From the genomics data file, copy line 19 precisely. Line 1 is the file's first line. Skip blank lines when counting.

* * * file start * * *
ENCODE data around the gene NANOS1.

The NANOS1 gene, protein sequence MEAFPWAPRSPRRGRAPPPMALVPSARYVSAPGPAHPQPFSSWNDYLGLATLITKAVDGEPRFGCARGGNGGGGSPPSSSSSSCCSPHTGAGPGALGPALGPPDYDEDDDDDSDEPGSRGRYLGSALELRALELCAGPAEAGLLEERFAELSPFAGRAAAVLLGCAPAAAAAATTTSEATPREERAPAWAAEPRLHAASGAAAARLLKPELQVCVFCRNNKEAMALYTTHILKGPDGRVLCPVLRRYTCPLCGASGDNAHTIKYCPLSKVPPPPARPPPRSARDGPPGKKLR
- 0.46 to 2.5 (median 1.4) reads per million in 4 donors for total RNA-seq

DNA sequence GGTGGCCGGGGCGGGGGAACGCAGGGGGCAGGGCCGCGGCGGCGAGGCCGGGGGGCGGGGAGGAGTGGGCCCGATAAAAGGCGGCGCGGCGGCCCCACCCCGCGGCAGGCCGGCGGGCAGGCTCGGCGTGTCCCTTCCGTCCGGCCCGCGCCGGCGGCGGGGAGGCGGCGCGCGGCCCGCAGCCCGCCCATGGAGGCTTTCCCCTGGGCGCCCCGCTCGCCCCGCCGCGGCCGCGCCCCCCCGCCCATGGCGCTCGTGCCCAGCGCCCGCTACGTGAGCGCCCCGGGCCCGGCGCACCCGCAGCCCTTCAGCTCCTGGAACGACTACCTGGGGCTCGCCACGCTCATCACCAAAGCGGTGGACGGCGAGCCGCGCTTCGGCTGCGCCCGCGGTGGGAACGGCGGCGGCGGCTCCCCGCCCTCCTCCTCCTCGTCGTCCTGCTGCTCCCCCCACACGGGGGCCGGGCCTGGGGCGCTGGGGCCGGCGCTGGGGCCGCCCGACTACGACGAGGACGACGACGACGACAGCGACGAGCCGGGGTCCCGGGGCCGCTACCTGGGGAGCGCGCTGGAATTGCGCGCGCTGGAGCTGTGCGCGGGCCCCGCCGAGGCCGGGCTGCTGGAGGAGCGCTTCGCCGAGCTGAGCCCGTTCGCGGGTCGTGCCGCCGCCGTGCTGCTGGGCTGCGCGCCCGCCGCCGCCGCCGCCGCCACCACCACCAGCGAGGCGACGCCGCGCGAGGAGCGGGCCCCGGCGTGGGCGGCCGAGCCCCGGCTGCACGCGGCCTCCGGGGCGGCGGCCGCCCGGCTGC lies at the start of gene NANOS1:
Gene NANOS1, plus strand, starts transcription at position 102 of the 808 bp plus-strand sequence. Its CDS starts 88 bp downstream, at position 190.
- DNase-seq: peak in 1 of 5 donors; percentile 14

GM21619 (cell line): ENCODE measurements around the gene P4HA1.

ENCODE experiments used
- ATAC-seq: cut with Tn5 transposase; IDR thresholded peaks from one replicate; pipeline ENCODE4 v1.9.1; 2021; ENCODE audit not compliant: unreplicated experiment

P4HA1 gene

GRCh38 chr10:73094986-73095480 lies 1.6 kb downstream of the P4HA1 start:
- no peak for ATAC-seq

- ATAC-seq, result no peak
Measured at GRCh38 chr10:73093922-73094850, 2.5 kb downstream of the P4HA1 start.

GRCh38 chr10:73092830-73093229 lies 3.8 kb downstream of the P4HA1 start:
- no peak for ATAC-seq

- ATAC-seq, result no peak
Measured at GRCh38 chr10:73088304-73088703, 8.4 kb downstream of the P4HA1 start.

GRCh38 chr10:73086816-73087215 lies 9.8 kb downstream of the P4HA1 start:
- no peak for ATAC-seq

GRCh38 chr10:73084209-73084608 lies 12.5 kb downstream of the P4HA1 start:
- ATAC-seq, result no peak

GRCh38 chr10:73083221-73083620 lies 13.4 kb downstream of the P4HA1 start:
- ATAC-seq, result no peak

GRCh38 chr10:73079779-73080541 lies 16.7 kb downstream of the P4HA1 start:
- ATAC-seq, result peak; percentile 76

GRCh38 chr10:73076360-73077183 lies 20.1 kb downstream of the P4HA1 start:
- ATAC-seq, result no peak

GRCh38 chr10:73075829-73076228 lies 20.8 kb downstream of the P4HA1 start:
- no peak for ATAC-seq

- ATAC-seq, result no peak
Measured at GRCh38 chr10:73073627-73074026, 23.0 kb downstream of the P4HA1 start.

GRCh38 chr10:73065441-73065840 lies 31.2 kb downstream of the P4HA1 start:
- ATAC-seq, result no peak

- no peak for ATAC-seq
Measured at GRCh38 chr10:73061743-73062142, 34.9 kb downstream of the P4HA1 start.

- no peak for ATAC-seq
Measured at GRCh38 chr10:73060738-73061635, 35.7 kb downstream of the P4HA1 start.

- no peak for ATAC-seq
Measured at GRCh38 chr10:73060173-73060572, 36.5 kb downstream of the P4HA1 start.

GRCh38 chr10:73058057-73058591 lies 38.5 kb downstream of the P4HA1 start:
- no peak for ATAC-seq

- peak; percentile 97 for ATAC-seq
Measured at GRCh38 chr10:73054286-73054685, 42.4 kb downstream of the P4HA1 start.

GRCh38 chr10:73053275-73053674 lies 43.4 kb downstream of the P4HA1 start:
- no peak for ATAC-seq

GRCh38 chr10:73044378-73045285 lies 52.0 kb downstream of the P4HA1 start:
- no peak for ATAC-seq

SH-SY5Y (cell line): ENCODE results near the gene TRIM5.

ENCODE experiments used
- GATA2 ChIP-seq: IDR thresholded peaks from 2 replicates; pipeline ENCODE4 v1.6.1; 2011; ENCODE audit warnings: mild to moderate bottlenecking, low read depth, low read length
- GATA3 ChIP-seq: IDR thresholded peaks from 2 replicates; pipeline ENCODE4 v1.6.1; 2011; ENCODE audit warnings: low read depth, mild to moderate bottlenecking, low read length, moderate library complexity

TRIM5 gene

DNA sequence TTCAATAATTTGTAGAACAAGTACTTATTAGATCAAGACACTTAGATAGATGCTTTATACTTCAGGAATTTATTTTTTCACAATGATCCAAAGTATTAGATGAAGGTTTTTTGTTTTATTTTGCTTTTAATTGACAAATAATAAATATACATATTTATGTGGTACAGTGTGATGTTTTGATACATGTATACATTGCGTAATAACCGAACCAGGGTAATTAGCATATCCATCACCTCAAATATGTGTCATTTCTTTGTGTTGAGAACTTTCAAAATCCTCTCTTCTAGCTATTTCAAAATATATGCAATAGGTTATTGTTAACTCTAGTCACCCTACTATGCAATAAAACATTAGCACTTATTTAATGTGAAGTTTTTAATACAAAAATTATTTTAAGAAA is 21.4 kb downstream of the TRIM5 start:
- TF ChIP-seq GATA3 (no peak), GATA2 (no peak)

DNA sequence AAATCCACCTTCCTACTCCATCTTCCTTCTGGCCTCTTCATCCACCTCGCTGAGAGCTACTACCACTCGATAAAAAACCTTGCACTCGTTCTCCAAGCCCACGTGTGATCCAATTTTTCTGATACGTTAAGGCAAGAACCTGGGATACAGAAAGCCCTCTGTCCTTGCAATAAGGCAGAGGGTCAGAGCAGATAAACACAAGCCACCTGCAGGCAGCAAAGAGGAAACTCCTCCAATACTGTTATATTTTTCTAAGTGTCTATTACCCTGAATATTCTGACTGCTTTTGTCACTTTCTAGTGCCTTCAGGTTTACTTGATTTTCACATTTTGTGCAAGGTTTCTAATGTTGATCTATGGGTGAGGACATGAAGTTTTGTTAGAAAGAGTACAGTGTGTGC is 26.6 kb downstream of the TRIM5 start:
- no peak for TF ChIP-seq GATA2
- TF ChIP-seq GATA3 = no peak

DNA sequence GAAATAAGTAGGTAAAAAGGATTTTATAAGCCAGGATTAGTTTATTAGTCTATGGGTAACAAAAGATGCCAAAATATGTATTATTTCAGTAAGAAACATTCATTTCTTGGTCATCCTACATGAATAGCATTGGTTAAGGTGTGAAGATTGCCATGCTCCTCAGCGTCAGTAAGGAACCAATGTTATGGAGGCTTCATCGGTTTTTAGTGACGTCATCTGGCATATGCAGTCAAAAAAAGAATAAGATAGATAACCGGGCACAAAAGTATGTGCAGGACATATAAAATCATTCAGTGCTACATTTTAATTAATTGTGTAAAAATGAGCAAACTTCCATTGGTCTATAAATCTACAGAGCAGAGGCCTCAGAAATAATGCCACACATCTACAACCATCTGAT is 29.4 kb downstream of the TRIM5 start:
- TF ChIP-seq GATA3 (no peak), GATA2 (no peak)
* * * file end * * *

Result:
GRCh38 chr10:73086816-73087215 lies 9.8 kb downstream of the P4HA1 start: